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RealTime IT News

Intel Chips Start Flying Off the Shelves

Intel says its semiconductor business overall is performing better than it expected. So much so, the company surprised investors Friday with a sales forecast two weeks ahead of its scheduled Mid-quarter update.

The Santa Clara, Calif.-based chip making giant said it now expects third-quarter revenue to be between $7.3 billion and $7.8 billion. The company previously said its range would be between $6.9 billion to $7.5 billion.

During a conference call, chief financial officer Andy Bryant said revenue of Intel's microprocessors, chipsets and motherboards has been unexpectedly strong across all geographical regions and channels especially in July and the first two weeks of August. Bryant said the "pleasant surprise" came from dealers, distributors, and OEMs. Demand for the company's communications business, he said, remains soft.

"The last three quarters we've said that revenues for microprocessors came in above a midpoint of what you would normally expect," Bryant said. "This change is a little bit more than that, which is why I felt we had to come out and tell people we were actually seeing real shipments, real product leaving Intel at a higher rate than expected. The real question will be does the momentum we've seen in the first half of the quarter sustain itself?"

To that end, Intel also said its gross margin should come out to be 56 percent, plus or minus a couple of points, compared to previous expectation of 54 percent, plus or minus a couple of points. All other expectations are unchanged and the company said it still plans on updating its investors on September 4.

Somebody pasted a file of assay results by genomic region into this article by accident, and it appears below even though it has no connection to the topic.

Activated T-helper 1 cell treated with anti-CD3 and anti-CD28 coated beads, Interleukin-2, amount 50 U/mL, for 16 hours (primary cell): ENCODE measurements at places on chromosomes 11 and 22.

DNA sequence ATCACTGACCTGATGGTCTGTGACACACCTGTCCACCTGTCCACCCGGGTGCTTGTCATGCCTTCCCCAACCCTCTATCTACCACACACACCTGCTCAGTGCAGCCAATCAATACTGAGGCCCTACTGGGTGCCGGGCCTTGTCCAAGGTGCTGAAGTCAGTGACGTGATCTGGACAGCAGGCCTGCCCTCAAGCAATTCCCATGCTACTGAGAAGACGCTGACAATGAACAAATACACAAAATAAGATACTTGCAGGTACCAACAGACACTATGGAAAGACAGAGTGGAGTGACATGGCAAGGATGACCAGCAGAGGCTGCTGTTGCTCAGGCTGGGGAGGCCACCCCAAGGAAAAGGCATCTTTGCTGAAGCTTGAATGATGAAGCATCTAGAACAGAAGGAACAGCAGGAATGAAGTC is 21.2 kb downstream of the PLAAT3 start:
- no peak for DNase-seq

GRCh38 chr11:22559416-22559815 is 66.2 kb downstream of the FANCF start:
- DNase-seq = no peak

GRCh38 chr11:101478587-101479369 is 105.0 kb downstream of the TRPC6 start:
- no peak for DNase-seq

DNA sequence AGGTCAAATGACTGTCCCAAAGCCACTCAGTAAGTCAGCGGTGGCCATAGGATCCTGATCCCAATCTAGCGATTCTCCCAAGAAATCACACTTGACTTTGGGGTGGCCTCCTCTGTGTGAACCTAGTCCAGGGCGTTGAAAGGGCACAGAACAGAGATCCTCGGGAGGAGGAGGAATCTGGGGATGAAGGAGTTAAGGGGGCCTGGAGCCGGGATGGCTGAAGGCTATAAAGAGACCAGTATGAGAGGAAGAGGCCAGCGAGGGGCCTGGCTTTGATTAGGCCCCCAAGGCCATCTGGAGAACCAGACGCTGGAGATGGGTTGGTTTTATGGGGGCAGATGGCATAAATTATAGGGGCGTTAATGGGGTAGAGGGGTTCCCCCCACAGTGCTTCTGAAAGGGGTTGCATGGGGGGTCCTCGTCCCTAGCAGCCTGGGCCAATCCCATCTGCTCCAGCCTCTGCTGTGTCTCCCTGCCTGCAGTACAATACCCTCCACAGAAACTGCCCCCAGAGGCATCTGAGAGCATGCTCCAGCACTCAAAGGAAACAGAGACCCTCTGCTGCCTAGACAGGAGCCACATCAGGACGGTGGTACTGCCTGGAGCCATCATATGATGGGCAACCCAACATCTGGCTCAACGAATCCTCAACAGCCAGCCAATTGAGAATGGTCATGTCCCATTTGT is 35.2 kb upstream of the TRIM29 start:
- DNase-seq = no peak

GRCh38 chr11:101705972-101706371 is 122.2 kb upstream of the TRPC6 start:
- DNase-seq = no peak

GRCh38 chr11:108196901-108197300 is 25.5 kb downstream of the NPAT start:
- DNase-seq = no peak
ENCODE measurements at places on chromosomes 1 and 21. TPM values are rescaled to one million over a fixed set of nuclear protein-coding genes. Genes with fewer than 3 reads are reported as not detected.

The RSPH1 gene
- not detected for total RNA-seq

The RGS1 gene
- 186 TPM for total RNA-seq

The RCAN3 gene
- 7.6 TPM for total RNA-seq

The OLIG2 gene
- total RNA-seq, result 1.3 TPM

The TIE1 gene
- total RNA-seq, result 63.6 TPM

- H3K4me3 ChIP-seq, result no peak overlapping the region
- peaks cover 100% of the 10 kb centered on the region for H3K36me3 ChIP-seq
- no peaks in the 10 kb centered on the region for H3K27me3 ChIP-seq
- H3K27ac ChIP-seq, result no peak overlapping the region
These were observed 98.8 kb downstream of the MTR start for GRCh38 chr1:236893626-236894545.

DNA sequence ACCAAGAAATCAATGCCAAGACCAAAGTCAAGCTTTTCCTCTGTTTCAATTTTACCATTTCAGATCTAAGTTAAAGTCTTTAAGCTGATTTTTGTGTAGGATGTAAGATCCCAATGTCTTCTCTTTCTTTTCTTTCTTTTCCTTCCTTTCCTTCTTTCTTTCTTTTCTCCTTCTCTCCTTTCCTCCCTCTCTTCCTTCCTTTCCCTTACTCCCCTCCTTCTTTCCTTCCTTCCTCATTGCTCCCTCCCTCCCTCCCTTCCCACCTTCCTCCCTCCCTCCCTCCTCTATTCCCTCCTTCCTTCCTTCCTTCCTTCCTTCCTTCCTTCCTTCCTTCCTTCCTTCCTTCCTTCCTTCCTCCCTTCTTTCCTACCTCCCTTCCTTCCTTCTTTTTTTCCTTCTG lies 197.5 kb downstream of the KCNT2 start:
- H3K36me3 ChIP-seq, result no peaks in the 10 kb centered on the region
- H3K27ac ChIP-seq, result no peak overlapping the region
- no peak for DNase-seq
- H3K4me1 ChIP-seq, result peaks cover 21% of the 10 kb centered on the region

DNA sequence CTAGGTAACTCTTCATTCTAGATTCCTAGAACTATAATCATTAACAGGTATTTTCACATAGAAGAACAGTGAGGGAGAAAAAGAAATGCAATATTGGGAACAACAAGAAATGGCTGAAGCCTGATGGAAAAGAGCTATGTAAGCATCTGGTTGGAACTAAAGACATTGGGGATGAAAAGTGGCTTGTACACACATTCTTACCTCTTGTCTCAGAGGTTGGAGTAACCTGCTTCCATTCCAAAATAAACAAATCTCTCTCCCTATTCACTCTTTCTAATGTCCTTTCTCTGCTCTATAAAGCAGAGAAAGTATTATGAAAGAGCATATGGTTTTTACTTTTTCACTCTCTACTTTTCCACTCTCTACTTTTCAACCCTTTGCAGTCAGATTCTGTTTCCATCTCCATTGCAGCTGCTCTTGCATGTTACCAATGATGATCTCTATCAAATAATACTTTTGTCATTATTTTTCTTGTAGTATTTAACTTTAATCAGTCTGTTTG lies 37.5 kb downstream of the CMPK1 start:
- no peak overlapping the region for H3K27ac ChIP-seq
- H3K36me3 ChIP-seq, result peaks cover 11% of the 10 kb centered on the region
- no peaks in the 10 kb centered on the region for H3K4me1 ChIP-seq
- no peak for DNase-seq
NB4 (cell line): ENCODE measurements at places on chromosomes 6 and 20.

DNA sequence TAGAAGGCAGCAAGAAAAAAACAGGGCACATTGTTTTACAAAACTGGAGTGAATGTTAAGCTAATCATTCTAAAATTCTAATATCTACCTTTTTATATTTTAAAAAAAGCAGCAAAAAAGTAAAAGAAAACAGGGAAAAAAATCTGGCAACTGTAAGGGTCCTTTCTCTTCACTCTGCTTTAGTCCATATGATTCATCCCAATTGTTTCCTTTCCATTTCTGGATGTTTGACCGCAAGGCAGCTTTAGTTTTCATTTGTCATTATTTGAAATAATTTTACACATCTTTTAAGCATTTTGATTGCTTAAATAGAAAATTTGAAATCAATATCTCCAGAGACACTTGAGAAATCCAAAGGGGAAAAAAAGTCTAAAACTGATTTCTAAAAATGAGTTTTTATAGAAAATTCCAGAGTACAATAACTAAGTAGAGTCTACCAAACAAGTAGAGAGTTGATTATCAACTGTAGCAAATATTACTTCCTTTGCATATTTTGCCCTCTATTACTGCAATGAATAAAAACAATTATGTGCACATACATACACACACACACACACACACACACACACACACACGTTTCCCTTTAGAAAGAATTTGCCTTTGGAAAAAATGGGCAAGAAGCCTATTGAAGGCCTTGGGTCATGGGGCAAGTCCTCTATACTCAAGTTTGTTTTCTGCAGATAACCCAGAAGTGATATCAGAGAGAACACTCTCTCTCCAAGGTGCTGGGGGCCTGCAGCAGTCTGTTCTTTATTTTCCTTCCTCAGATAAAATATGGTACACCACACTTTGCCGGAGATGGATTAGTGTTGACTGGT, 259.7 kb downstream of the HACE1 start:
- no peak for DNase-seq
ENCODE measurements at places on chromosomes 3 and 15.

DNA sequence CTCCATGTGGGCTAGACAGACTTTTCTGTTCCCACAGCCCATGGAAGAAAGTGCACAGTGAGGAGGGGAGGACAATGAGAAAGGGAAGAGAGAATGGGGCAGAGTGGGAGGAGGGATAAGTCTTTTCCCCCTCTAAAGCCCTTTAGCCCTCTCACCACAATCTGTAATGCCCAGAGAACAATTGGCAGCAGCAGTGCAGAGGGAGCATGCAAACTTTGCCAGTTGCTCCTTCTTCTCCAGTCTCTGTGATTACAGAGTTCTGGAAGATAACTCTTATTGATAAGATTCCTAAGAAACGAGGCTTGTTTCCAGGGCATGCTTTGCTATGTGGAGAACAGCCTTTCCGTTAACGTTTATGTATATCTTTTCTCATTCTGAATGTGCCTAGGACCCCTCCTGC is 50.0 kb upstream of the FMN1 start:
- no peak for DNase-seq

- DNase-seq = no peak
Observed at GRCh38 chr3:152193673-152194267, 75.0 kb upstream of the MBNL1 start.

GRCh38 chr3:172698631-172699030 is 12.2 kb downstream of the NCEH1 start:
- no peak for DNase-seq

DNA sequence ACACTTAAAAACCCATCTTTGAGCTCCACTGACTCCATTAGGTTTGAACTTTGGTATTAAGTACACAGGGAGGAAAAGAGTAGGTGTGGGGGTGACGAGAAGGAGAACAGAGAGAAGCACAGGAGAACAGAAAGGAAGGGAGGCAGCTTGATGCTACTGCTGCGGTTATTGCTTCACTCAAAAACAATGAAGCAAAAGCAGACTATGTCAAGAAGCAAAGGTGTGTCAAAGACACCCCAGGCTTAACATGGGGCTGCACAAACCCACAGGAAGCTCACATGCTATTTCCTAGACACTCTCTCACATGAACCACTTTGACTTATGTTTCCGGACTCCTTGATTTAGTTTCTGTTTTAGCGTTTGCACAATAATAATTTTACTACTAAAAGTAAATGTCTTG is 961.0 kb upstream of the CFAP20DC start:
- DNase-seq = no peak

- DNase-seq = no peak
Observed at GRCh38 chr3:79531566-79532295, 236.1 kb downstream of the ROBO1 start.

The expectation falls right in line with what analysts are currently saying about a revival in PC sales.

Thanks in part to a stronger-than-expected surge in consumer activity in the U.S. and Europe during the second quarter, Gartner is forecasting worldwide PC shipments at a growth rate of 9.6 percent in the third quarter, with unit shipments now expected to reach 39.8 million. Prior to the revision, analysts projected a 8 percent increase.

For the full year, Gartner projects PC shipments to grow 8.9 percent to reach 161.3 million units. A rise of 7.2 percent was previously forecast.

"The consumer is the main reason for the PC growth. Worldwide, the consumer is acting very strong," said Kiyomi Yamada, Gartner's industry analyst for computing platforms worldwide group.

Various semiconductor trade groups have also seen a sharp pickup in recent months and are now revising their yearly estimates to reflect the positive trend.